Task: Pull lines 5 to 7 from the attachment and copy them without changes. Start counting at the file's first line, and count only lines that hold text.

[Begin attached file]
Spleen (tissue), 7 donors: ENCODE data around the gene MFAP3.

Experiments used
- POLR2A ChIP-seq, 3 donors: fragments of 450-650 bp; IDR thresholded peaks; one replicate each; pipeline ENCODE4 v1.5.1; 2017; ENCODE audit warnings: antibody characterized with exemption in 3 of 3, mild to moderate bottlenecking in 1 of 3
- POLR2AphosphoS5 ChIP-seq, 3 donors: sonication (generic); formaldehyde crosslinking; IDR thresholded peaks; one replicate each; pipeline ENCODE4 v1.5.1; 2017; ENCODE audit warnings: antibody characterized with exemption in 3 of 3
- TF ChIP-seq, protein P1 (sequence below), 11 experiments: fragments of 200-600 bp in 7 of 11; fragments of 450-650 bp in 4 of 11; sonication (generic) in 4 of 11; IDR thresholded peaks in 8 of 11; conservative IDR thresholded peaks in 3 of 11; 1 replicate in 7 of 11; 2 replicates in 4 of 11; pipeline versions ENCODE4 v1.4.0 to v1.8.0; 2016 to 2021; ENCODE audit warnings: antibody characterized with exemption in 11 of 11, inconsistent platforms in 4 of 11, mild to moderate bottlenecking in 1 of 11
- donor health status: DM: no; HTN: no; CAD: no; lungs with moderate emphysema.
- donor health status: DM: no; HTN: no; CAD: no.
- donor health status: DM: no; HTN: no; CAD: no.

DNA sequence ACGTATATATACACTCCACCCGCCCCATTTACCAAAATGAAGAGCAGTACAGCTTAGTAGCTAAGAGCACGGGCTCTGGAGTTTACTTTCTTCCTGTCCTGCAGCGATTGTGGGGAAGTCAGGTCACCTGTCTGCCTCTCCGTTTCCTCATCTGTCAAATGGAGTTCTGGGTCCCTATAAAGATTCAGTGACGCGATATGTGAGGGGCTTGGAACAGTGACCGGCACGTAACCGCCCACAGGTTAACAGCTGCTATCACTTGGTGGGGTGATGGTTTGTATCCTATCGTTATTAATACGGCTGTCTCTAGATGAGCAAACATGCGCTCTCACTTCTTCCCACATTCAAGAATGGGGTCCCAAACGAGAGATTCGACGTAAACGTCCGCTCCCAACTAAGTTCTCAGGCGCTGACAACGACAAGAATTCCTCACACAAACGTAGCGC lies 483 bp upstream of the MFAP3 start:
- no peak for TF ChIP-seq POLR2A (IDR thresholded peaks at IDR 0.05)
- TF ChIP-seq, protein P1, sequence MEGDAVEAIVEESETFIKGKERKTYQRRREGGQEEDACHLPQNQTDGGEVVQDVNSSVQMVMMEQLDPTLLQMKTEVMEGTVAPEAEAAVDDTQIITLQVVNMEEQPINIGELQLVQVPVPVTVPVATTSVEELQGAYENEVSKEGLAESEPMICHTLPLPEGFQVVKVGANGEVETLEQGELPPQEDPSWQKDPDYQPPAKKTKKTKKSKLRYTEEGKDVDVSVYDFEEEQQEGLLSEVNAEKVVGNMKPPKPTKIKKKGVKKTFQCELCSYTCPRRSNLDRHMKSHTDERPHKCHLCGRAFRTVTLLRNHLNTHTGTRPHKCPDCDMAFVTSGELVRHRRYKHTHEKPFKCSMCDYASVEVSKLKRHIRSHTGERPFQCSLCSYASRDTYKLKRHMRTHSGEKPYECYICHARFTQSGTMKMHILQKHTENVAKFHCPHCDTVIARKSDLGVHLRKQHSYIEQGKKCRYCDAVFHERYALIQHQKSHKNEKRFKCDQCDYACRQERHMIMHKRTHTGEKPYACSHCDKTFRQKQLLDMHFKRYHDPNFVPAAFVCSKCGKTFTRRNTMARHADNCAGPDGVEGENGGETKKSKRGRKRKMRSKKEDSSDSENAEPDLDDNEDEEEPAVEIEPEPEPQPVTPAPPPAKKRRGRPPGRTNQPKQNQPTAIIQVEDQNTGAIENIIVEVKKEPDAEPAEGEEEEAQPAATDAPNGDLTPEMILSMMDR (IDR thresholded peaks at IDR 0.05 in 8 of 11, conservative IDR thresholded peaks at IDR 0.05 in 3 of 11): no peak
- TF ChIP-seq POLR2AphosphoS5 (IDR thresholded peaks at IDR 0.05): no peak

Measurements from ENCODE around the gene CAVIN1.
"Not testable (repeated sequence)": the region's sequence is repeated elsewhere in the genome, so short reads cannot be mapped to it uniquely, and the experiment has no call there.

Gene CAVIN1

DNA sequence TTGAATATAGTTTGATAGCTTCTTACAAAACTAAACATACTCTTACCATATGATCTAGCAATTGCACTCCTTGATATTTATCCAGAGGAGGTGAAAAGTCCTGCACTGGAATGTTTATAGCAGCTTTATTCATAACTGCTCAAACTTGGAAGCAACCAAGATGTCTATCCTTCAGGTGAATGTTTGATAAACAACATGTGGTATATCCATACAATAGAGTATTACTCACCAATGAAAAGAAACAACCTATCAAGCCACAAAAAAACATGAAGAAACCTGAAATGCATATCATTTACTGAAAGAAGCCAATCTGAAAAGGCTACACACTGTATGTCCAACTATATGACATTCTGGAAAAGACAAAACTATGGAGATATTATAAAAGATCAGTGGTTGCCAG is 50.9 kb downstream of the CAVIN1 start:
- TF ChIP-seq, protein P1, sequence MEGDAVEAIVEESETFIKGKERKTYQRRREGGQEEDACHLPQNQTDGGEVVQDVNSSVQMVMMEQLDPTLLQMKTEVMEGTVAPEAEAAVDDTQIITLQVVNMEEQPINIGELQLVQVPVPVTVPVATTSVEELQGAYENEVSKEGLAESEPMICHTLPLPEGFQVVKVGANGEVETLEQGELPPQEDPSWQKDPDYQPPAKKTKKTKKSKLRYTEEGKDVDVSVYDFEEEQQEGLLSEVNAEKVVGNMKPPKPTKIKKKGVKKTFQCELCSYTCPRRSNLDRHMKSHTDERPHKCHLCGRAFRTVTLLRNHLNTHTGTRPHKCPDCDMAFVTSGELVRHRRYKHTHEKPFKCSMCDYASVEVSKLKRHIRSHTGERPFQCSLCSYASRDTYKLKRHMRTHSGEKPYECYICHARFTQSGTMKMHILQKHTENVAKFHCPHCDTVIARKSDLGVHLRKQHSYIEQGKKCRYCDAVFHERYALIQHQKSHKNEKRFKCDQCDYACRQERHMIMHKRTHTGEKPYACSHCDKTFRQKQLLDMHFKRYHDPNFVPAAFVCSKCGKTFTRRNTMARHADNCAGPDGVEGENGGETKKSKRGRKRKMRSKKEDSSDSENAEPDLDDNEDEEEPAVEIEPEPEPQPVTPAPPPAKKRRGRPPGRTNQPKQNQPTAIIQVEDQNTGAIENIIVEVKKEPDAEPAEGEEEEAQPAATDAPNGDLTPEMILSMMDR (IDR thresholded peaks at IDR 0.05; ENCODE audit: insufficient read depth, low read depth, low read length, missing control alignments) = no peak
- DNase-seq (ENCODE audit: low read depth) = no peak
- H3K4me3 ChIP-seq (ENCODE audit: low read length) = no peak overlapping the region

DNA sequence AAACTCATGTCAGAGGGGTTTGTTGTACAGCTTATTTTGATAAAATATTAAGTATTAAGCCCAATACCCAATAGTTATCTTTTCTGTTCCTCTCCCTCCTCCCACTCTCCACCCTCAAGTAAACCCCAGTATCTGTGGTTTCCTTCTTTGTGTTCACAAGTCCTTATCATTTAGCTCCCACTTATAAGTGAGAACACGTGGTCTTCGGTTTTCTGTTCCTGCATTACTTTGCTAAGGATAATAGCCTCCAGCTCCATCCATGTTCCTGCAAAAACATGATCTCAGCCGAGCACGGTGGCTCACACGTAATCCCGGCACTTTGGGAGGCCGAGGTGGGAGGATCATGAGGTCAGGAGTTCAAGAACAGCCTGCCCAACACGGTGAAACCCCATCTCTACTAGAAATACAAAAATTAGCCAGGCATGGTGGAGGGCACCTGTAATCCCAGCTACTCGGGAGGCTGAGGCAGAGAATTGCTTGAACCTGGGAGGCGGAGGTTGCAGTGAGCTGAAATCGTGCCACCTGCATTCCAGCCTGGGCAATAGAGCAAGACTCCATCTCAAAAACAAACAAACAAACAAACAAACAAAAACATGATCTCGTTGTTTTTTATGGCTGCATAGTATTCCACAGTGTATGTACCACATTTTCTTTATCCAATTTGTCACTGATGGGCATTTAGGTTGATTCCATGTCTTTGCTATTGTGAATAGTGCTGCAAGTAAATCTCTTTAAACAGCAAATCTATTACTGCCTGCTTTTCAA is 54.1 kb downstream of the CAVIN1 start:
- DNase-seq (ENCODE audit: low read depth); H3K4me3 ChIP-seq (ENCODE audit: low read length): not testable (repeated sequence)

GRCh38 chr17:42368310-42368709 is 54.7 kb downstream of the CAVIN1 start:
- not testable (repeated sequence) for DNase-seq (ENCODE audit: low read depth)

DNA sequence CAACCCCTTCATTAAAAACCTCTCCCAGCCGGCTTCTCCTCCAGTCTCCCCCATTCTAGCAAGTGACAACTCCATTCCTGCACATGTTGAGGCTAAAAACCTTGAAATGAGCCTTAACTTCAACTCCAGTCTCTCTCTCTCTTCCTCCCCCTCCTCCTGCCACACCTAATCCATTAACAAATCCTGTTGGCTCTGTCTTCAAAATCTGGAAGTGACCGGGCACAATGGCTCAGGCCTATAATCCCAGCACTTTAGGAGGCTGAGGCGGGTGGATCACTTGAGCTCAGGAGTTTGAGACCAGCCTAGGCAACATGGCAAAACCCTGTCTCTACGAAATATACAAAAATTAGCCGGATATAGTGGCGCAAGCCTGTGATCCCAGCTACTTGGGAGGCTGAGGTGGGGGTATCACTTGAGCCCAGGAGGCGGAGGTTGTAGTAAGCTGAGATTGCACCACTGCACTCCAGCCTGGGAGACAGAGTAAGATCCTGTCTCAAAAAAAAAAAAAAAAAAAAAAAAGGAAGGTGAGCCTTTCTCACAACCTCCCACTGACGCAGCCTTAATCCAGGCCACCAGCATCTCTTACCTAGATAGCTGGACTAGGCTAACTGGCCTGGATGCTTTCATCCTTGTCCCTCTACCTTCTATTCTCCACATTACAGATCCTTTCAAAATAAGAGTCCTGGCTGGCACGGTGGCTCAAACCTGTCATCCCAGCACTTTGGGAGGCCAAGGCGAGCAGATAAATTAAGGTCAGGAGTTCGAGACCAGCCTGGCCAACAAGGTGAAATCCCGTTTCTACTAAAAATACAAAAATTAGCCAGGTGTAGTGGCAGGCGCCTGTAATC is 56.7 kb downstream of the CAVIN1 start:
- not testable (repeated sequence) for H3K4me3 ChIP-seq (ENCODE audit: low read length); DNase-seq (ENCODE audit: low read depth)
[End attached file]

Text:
- TF ChIP-seq, protein P1 (sequence below), 11 experiments: fragments of 200-600 bp in 7 of 11; fragments of 450-650 bp in 4 of 11; sonication (generic) in 4 of 11; IDR thresholded peaks in 8 of 11; conservative IDR thresholded peaks in 3 of 11; 1 replicate in 7 of 11; 2 replicates in 4 of 11; pipeline versions ENCODE4 v1.4.0 to v1.8.0; 2016 to 2021; ENCODE audit warnings: antibody characterized with exemption in 11 of 11, inconsistent platforms in 4 of 11, mild to moderate bottlenecking in 1 of 11
- donor health status: DM: no; HTN: no; CAD: no; lungs with moderate emphysema.
- donor health status: DM: no; HTN: no; CAD: no.